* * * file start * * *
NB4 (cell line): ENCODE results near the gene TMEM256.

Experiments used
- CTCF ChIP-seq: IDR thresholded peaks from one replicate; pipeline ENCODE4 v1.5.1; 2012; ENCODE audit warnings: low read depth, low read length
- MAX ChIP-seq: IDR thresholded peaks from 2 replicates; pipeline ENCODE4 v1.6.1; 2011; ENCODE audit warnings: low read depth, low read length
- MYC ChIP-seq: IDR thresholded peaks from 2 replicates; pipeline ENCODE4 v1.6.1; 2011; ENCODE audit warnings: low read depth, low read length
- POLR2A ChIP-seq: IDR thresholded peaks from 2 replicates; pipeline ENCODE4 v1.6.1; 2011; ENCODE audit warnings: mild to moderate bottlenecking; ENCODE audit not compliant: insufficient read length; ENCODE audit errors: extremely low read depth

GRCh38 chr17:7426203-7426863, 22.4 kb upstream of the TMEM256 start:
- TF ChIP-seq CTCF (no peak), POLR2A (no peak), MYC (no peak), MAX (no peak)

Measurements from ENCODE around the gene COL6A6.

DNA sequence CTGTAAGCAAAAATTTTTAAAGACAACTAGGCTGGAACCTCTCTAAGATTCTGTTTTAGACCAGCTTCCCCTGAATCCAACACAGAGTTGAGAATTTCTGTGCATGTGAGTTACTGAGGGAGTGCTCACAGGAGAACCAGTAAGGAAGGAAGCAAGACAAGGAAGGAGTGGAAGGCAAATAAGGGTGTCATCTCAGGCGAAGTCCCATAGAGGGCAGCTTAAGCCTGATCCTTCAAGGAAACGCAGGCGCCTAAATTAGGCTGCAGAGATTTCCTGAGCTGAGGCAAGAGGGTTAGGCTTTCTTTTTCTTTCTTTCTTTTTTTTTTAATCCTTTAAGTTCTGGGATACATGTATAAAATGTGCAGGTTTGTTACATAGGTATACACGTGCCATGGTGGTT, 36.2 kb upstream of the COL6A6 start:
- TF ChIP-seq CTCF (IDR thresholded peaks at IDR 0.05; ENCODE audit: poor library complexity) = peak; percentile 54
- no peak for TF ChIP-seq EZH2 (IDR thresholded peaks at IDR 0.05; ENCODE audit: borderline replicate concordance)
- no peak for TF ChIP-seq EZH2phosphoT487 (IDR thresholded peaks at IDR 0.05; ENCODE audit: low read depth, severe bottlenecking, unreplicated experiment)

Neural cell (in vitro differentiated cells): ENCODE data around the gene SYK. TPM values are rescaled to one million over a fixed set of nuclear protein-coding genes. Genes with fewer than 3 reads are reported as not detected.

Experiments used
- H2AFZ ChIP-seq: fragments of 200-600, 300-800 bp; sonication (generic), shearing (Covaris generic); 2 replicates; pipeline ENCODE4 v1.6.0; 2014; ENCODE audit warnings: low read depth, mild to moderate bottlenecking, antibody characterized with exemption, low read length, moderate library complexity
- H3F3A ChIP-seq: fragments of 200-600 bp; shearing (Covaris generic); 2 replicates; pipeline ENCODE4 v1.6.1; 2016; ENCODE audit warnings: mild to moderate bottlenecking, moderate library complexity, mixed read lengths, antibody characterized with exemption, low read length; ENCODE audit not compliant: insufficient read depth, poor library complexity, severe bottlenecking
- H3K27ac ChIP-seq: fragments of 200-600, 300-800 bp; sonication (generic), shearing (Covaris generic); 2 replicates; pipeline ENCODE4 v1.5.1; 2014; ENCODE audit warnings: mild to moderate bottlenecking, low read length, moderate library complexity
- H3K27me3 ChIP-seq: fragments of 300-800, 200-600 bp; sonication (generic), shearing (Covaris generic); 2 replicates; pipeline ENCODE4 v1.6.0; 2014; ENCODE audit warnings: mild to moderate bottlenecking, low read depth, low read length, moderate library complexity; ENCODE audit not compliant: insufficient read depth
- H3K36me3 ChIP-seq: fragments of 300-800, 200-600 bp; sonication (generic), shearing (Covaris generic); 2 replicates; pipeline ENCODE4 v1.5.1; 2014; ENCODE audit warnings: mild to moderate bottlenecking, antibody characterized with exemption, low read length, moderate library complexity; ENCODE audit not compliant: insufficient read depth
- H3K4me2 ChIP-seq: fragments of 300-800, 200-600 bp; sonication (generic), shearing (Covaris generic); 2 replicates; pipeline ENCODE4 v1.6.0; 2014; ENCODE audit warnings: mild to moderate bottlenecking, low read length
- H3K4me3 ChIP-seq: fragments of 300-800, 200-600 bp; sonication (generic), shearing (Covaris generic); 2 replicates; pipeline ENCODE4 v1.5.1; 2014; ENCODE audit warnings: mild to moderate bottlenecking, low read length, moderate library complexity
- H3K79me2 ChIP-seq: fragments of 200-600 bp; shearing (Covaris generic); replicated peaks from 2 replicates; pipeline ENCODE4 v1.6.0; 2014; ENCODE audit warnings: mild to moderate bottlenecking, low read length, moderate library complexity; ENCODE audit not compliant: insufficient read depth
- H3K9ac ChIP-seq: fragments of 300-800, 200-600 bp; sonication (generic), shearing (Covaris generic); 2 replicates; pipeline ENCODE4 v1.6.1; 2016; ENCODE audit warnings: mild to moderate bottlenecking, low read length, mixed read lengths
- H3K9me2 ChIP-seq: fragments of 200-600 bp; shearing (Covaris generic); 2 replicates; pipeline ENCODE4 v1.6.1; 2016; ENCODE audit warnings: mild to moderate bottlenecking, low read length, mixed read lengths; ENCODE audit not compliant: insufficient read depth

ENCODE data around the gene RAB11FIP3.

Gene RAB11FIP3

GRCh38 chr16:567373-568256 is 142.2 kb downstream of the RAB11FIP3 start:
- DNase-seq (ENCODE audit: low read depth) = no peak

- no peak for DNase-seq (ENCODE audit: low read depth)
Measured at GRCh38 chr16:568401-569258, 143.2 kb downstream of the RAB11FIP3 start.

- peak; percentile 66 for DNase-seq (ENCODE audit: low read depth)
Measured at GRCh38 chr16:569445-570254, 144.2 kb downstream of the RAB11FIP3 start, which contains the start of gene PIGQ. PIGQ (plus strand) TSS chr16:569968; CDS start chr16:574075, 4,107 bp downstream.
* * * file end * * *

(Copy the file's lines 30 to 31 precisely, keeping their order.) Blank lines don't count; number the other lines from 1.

- no peak for DNase-seq (ENCODE audit: low read depth)
Measured at GRCh38 chr16:568401-569258, 143.2 kb downstream of the RAB11FIP3 start.